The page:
A Visit to Domaine Ogereau, 2017

Emmanuel Ogereau eased off the accelerator of the combi-van just as we passed the pale grey ghost of a dilapidated windmill, and from here on we coasted down the hill. The incline was gentle, nevertheless it was sufficient for gravity to keep all four wheels rolling along the single-track road at a comfortable pace, until we reached the bottom, when a brief dab on the brakes was all that was required to bring us to a halt. We were certainly going no further on this road, the tarmac ending abruptly just a few metres ahead. Before us there stood a wall of trees, thick with lush early-summer foliage, and it was only through a small gap in this wall of green that I could see the subtle movement of water behind.

This was the Hyrôme, one of the less commonly encountered rivers of the Loire Valley. For the locals this is a small but historically significant waterway, part of a centuries-old landscape once very active with agriculture and associated milling. Look back just one or two hundred years and the Anjou landscape was covered with windmills, the stony ruin we had just passed near the crest of the hill one of a once-great number, while the rivers including the Hyrôme were dotted with watermills. Indeed, through the trees I could just make out one such mill on the opposite bank, the building – unlike the spectre on the hilltop behind me – clearly still well cared for.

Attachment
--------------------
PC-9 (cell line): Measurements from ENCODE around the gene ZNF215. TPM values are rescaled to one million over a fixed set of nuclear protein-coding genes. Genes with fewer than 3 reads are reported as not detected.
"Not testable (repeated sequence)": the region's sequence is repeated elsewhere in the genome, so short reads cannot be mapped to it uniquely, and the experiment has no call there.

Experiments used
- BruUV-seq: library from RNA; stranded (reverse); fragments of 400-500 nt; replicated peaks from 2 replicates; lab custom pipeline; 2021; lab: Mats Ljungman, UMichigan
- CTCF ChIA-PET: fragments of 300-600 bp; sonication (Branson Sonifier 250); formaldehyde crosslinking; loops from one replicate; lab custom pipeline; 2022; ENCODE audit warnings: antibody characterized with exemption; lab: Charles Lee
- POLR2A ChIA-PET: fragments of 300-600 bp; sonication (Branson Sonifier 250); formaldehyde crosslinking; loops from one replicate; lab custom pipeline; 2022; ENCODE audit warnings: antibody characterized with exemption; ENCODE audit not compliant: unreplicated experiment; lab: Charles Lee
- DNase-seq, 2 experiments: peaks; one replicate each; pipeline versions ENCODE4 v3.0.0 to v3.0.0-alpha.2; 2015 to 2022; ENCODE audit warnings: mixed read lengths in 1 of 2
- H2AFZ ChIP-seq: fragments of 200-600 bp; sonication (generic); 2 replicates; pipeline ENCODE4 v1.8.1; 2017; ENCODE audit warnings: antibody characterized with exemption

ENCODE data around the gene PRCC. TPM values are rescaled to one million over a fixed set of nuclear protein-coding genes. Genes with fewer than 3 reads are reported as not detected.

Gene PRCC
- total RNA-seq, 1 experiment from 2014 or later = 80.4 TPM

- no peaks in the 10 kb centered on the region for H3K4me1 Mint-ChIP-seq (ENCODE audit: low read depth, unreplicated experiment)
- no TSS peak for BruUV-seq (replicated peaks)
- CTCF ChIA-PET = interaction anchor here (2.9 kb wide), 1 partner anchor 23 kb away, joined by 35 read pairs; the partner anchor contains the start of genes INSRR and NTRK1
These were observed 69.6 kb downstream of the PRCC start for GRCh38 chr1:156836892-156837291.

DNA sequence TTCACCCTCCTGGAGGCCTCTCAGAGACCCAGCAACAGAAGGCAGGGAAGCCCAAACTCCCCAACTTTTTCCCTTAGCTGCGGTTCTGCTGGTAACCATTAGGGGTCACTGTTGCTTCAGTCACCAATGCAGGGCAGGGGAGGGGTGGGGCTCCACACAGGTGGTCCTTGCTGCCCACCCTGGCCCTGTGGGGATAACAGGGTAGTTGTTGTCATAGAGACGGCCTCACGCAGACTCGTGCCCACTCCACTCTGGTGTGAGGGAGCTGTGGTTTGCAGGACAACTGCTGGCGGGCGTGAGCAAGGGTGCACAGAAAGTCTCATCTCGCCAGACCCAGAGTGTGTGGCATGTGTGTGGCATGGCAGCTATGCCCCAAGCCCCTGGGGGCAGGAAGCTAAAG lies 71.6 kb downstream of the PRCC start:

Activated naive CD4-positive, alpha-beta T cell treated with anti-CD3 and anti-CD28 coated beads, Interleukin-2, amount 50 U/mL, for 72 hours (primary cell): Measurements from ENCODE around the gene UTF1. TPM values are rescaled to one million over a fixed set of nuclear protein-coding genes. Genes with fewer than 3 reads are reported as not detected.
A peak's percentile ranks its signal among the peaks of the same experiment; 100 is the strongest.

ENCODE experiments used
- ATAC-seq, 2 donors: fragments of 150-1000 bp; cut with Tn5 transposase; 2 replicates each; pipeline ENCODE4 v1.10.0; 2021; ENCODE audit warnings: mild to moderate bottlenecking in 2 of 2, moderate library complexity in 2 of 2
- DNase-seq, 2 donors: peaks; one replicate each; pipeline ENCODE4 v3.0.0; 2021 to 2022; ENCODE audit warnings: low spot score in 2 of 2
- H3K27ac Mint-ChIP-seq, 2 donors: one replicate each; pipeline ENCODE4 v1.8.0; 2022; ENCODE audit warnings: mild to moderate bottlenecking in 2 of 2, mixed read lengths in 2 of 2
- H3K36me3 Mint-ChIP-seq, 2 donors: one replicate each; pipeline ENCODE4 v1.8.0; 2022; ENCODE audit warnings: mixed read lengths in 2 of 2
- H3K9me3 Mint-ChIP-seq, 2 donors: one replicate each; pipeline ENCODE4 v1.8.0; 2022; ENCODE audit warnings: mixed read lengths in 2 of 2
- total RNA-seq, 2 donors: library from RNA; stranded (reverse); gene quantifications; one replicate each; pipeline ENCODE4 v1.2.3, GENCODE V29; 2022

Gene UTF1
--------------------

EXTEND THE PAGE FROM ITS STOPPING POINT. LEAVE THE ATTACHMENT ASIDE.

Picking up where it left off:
Domaine Ogereau

The mills of the Hyrôme would probably interest an Anjou historian but I imagine to a wine drinker this river would seem, at least at first glance, to be little more than a minor footnote in the story of the Loire Valley. It is a tributary of the Layon, which is itself a tributary of the Loire of course, and these two rather more renowned rivers receive the waters of many different streams and brooks along the way. The Hyrôme is thus just one of a cast of hundreds, but for fans of the Anjou region’s red wines it has some significance. Emmanuel (pictured above) executed a rather swift three-point turn and drove back up two hundred metres, to the very lowest parcel of vines on the slope. Here, on an east-to-southeast-facing slope carved out by this little river, on warm schist soils, were the vines of the Côtes de la Houssaye, one of the most successful of the small number of Cabernet Sauvignon cuvées to come out of Anjou.

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